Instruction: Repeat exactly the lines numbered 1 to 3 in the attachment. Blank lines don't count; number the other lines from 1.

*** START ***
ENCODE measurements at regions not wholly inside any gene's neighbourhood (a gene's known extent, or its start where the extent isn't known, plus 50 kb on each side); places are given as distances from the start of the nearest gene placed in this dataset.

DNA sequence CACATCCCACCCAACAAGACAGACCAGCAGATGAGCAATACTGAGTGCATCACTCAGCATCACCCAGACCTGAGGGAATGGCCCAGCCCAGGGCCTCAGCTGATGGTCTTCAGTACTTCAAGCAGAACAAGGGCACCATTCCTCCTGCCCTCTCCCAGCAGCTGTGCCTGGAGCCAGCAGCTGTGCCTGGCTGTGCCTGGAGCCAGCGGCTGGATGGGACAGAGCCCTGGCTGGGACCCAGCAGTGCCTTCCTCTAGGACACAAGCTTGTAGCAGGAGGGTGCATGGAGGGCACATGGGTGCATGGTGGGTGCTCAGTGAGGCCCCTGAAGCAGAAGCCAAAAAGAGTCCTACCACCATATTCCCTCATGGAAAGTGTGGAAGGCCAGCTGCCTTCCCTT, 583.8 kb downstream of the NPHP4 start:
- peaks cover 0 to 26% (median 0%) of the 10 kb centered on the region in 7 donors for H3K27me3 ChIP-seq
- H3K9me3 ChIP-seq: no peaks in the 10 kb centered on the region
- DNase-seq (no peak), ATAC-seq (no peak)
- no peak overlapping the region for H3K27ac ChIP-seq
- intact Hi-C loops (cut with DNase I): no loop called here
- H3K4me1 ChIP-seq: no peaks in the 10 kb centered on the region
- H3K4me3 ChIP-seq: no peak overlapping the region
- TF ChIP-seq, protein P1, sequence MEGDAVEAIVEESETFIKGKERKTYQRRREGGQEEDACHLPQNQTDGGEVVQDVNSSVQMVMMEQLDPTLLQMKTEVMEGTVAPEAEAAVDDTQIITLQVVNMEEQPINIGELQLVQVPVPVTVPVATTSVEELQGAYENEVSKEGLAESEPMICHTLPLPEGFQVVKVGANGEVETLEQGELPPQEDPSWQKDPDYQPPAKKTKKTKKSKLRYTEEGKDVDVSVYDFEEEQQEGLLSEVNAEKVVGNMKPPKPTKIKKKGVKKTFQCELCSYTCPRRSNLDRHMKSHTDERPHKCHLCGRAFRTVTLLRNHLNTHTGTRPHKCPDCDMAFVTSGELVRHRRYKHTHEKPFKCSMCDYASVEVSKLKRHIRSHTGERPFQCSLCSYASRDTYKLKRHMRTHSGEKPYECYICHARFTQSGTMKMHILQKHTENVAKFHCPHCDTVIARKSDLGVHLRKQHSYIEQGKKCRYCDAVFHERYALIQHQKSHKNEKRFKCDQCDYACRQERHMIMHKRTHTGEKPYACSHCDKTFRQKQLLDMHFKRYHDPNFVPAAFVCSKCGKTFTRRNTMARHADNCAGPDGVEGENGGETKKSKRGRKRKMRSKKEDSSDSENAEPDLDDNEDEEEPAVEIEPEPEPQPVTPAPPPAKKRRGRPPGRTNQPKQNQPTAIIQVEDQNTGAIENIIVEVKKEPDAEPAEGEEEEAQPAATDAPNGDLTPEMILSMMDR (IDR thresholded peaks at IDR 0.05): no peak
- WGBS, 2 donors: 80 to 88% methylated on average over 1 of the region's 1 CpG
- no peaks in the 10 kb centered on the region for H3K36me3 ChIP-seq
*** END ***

ENCODE measurements at regions not wholly inside any gene's neighbourhood (a gene's known extent, or its start where the extent isn't known, plus 50 kb on each side); places are given as distances from the start of the nearest gene placed in this dataset.

DNA sequence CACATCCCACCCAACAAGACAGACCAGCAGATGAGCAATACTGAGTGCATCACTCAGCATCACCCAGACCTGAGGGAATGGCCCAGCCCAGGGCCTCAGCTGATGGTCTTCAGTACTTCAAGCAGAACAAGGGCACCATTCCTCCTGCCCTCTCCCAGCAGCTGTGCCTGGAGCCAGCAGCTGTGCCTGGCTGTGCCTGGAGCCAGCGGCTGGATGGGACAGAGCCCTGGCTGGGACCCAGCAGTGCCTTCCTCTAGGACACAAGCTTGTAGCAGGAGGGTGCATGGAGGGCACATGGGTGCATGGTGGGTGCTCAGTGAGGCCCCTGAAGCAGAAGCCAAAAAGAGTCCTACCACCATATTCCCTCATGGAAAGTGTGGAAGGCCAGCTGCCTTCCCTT, 583.8 kb downstream of the NPHP4 start:
- peaks cover 0 to 26% (median 0%) of the 10 kb centered on the region in 7 donors for H3K27me3 ChIP-seq